Stockton Williams briefly introduced each speaker and outlined the topic and the context of the panel by alluding to the trend of well educated higher income individual and families moving back into the City Center and specifically DC, which is unleashing and creating enormous economic benefits and revival of some city neighborhoods and simultaneously also creating pressures related to redevelopment, displacement, and deep seated racial and class based tensions talked broadly under the premise of Gentrification. The topic was discussed with the panel who are involved in the development of several communities experiencing both positive as well as the mixed consequences of redevelopment.
Derek Hyra, initiated the conversation by defining Gentrification, previously simply understood – as upper income folks move into lower income areas, which is now broadened to reflect commercial and real estate investments in an area, leading to displacement at times, though not always. He also briefly discussed Gentrification trend in DC versus the Nation and some of its causes and consequences– while the nation has seen Gentrification rate of 9% in the 1990s to 20% creating a back to the city movement with low interest capital available; in the nations capital, there is a wild move from Chocolate City to now being a Cappuccino City where 5% gentrification rates form 90s increased to 52% in the 2000. He stated that Gentrification per se is not bad or good however key is to ensure and create equitable options. In his study of the Shaw community he found that racial and class division and segregation existed on a micro-level living, in the recreation activities, centers, restaurants, churches; a political and cultural disruption by new comers in the local area political representation and their preferences for dog parks etc. dominating, creating resentment in the existing communities not leading to healthy, sustainable mixed income neighborhood underlining the importance of development in a way to reduce displacement, and address issues of race and class tensions so as to achieve equitable gentrification.
Adrianne Todman recalled that 50 years ago, DC was considered a white city until the suburban flight, and is now seeing a shift back and perhaps it is a cyclical phenomenon that will repeat again. Adrianne identified how the public agency has been at the forefront of removing blight and being a catalyst for creating mixed income communities while improving housing in the 1990s when it helped in the creation of Barrack Rows, Ellen Wilson and Capper Carlsberg communities which are now the well sought Capital Hill, Navy Yard neighborhoods; and presently sees the agency’s role more as a preserver of affordable housing by building and replacing what it is tearing down. The agency and the city is focusing and seeking ways to assist smaller developments to preserve affordable housing, pushing subsidy into pockets that have been gentrified. Lastly, she indicated that the key is to make the communities feel safe and heard when undertaking redevelopment, recognizing that the community is not against development and its positive effects.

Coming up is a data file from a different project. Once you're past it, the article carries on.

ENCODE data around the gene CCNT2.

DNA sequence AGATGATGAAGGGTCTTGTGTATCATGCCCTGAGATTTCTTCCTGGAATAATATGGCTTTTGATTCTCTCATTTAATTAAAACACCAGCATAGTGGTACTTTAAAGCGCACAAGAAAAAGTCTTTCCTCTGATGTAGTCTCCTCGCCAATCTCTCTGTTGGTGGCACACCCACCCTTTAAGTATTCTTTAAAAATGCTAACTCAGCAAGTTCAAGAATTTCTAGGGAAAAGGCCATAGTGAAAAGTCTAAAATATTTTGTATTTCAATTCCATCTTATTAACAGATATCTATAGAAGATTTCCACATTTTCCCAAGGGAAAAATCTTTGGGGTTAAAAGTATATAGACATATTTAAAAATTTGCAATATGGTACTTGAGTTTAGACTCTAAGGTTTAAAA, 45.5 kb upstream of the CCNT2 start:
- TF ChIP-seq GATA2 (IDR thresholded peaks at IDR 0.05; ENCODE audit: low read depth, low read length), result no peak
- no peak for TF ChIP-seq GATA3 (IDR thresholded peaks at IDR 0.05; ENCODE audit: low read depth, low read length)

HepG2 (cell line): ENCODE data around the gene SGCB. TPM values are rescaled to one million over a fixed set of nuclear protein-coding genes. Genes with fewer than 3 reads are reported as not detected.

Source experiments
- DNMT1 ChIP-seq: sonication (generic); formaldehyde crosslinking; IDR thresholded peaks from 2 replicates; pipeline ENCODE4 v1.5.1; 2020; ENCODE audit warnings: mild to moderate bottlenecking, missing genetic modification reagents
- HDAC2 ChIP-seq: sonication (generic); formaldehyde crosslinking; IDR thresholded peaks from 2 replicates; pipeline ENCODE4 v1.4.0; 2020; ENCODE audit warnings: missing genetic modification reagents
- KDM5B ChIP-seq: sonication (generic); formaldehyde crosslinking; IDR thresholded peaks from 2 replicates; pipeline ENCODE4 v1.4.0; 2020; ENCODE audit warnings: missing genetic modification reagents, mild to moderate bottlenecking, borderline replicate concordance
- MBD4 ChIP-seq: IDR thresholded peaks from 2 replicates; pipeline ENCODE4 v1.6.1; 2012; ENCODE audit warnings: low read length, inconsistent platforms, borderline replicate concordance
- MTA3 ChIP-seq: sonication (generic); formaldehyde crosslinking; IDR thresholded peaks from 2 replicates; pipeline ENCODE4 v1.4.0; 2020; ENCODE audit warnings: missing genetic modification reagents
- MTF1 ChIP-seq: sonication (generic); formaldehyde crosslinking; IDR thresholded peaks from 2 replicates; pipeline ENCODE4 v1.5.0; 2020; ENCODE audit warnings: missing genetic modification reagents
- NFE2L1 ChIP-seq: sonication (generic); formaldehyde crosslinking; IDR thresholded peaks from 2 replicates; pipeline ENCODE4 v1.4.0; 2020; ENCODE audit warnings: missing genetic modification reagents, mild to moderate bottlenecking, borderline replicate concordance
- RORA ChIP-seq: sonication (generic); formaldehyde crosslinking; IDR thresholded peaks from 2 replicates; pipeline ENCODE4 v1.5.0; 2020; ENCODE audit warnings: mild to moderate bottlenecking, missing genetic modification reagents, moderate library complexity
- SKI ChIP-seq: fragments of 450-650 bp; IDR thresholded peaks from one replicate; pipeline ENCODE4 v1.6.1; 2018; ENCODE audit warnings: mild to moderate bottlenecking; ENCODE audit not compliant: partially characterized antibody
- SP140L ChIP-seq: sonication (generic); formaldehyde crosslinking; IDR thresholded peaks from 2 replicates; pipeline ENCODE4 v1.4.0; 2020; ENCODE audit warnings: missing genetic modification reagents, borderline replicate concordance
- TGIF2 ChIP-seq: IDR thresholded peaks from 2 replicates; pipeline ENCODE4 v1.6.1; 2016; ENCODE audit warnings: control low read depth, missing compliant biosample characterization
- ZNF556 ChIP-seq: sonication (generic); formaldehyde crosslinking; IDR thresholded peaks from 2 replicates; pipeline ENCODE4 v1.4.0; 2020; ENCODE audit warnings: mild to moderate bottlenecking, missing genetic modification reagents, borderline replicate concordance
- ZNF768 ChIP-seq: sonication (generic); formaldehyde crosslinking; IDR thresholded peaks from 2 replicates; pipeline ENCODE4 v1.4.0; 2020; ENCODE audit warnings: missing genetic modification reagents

Vicki Davis, took off where Adrianne left, relating how the mothers of violence impacted community commented that they would not have lost their children if they were in a mixed income community. She recognized that though not perfect, DC has been at the forefront of several policy and financing initiates to tackle the fast moving trend of gentrification by utilizing Inclusionary Zoning and Housing Production Trust Fund dollars to maintain an equitable city under enormous pressures. She too emphasized consistent community engagement as a key process in the development process to assess and address real concerns of the community upfront, engaging them as key long-term stakeholder.
Following the brief insight on the topics, the floor was opened to the audience for Q&A and discussions on softening the height restrictions outside the federal downtown area to reduce development pressures; the implications, costs, and challenges of financing mixed income communities, especially for the middle bracket; the need for deeper subsidies to support lower and working class families to afford living in higher costs areas close to transit; and the importance of having a range of income bands, especially middle income bands, and other strategies such as having equal say among owners and renters in a mixed income community to make redeveloped neighborhoods workable cohesive shared communities.
Stockton Williams, Executive Director, ULI Terwilliger Center for Housing
Adrianne Todman, Executive Director, DC Housing Authority
Vicki Davis, President, Urban Atlantic Development; Derek Hyra, Ph. D Associate Professor and Director of the Metropolitan Ploicy center, American University
Recap Written by Vandana Sareen
This panel provided a summary forecast for changes in their panel’s subject in the next decade. To see the summary, click here.
Click here for an audio recording of the panel.